To truly understand how State works, you must understand some basic Ethereum concepts.

We highly recommend reading the State in Ethereum guide.


Now that we've familiarized ourselves with basic Ethereum concepts, the next overview should be easy.

We mentioned that the World state trie has all the Ethereum accounts that exist. These accounts are the leaves of the Merkle trie. Each leaf has encoded Account State information.

This enables the Credit Smart Chain to get a specific Merkle trie, for a specific point in time. For example, we can get the hash of the state at block 10.

The Merkle trie, at any point in time, is called a Snapshot.

We can have Snapshots for the state trie, or for the storage trie - they are basically the same. The only difference is in what the leaves represent:

  • In the case of the storage trie, the leaves contain an arbitrary state, which we cannot process or know what's in there

  • In the case of the state trie, the leaves represent accounts


type State interface {
    // Gets a snapshot for a specific hash
    NewSnapshotAt(types.Hash) (Snapshot, error)
    // Gets the latest snapshot
    NewSnapshot() Snapshot
    // Gets the codeHash
    GetCode(hash types.Hash) ([]byte, bool)

The Snapshot interface is defined as such:


type Snapshot interface {
    // Gets a specific value for a leaf
    Get(k []byte) ([]byte, bool)
    // Commits new information
    Commit(objs []*Object) (Snapshot, []byte)

The information that can be committed is defined by the Object struct:


// Object is the serialization of the radix object
type Object struct {
    Address  types.Address
    CodeHash types.Hash
    Balance  *big.Int
    Root     types.Hash
    Nonce    uint64
    Deleted  bool

    DirtyCode bool
    Code      []byte

    Storage []*StorageObject

The implementation for the Merkle trie is in the state/immutable-trie folder. state/immutable-trie/state.go implements the State interface.

state/immutable-trie/trie.go is the main Merkle trie object. It represents an optimized version of the Merkle trie, which reuses as much memory as possible.


state/executor.go includes all the information needed for the Credit Smart Chain to decide how a block changes the current state. The implementation of ProcessBlock is located here.

The apply method does the actual state transition. The executor calls the EVM.


func (t *Transition) apply(msg *types.Transaction) ([]byte, uint64, bool, error) {
    // check if there is enough gas in the pool
    if err := t.subGasPool(msg.Gas); err != nil {
        return nil, 0, false, err

    txn := t.state
    s := txn.Snapshot()

    gas, err := t.preCheck(msg)
    if err != nil {
        return nil, 0, false, err
    if gas > msg.Gas {
        return nil, 0, false, errorVMOutOfGas

    gasPrice := new(big.Int).SetBytes(msg.GetGasPrice())
    value := new(big.Int).SetBytes(msg.Value)

    // Set the specific transaction fields in the context
    t.ctx.GasPrice = types.BytesToHash(msg.GetGasPrice())
    t.ctx.Origin = msg.From

    var subErr error
    var gasLeft uint64
    var returnValue []byte

    if msg.IsContractCreation() {
        _, gasLeft, subErr = t.Create2(msg.From, msg.Input, value, gas)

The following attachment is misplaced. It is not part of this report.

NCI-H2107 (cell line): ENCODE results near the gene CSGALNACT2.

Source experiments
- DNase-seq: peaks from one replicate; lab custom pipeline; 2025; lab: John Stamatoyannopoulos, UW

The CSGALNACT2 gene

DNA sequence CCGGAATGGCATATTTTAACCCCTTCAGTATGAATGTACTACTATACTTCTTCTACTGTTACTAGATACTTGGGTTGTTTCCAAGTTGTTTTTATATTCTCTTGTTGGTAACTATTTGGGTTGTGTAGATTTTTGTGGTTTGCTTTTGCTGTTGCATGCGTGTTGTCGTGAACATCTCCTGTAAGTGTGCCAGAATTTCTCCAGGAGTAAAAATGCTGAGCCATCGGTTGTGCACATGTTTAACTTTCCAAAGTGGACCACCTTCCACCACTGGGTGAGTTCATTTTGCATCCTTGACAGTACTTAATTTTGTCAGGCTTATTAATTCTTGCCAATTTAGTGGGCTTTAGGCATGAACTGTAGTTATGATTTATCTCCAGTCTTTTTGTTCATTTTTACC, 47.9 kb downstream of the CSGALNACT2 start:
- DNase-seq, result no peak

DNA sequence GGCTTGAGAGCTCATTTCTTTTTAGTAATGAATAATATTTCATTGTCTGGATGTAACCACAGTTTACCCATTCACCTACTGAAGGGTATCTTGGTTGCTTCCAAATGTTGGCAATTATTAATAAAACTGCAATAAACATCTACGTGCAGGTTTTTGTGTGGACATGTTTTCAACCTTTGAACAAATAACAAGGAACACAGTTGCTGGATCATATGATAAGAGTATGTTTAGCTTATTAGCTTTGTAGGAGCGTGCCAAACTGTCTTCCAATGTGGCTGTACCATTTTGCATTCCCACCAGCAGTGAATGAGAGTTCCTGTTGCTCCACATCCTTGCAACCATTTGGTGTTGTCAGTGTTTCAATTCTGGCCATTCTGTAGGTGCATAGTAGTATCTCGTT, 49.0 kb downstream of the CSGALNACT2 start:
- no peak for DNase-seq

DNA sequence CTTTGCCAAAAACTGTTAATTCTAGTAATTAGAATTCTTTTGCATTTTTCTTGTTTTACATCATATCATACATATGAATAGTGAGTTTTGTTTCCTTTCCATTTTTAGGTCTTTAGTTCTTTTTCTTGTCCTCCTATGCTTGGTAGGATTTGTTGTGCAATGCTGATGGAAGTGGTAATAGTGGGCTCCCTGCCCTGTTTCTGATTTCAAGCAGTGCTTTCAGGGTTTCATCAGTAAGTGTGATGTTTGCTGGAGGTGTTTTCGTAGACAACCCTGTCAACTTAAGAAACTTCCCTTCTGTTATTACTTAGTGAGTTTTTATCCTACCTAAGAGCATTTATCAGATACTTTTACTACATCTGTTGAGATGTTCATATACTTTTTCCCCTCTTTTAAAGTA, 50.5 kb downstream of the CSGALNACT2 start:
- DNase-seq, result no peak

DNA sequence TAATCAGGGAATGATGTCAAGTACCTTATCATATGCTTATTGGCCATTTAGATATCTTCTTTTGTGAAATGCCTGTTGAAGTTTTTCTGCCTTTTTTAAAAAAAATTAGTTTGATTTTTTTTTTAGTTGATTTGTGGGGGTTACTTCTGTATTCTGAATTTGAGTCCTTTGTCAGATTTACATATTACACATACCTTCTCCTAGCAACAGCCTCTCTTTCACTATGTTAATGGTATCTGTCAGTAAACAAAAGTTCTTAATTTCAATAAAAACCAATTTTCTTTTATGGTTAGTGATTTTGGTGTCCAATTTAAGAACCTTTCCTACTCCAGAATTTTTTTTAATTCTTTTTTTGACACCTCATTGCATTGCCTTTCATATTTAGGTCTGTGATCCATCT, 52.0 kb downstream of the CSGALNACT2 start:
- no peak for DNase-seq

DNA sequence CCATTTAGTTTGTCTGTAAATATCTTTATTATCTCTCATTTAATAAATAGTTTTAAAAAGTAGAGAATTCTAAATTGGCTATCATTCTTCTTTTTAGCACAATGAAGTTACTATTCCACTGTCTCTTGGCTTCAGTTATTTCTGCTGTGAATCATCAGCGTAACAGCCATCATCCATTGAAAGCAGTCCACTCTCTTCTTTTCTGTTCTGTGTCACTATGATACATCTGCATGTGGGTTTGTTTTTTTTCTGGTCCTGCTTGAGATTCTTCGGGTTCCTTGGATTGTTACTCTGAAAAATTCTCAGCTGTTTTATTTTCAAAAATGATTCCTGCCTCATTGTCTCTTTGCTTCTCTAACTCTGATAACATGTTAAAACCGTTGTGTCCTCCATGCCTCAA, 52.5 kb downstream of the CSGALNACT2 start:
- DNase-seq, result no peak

} else {
        returnValue, gasLeft, subErr = t.Call2(msg.From, *msg.To, msg.Input, value, gas)
    if subErr != nil {
        if subErr == runtime.ErrNotEnoughFunds {
            return nil, 0, false, subErr

    gasUsed := msg.Gas - gasLeft
    refund := gasUsed / 2
    if refund > txn.GetRefund() {
        refund = txn.GetRefund()

    gasLeft += refund
    gasUsed -= refund

    // refund the sender
    remaining := new(big.Int).Mul(new(big.Int).SetUint64(gasLeft), gasPrice)
    txn.AddBalance(msg.From, remaining)

    // pay the coinbase
    coinbaseFee := new(big.Int).Mul(new(big.Int).SetUint64(gasUsed), gasPrice)
    txn.AddBalance(t.ctx.Coinbase, coinbaseFee)

    // return gas to the pool

    return returnValue, gasUsed, subErr != nil, nil


When a state transition is executed, the main module that executes the state transition is the EVM (located in state/runtime/evm).

The dispatch table does a match between the opcode and the instruction.


func init() {
    // unsigned arithmetic operations
    register(STOP, handler{opStop, 0, 0})
    register(ADD, handler{opAdd, 2, 3})
    register(SUB, handler{opSub, 2, 3})
    register(MUL, handler{opMul, 2, 5})
    register(DIV, handler{opDiv, 2, 5})
    register(SDIV, handler{opSDiv, 2, 5})
    register(MOD, handler{opMod, 2, 5})
    register(SMOD, handler{opSMod, 2, 5})
    register(EXP, handler{opExp, 2, 10})


    // jumps
    register(JUMP, handler{opJump, 1, 8})
    register(JUMPI, handler{opJumpi, 2, 10})
    register(JUMPDEST, handler{opJumpDest, 0, 1})

The core logic that powers the EVM is the Run loop.

This is the main entry point for the EVM. It does a loop and checks the current opcode, fetches the instruction, checks if it can be executed, consumes gas and executes the instruction until it either fails or stops.


// Run executes the virtual machine
func (c *state) Run() ([]byte, error) {
    var vmerr error

    codeSize := len(c.code)
    for !c.stop {
        if c.ip >= codeSize {

        op := OpCode(c.code[c.ip])

        inst := dispatchTable[op]
        if inst.inst == nil {
        // check if the depth of the stack is enough for the instruction
        if c.sp < inst.stack {
        // consume the gas of the instruction
        if !c.consumeGas(inst.gas) {

        // execute the instruction

        // check if stack size exceeds the max size
        if c.sp > stackSize {

    if err := c.err; err != nil {
        vmerr = err
    return c.ret, vmerr

Last updated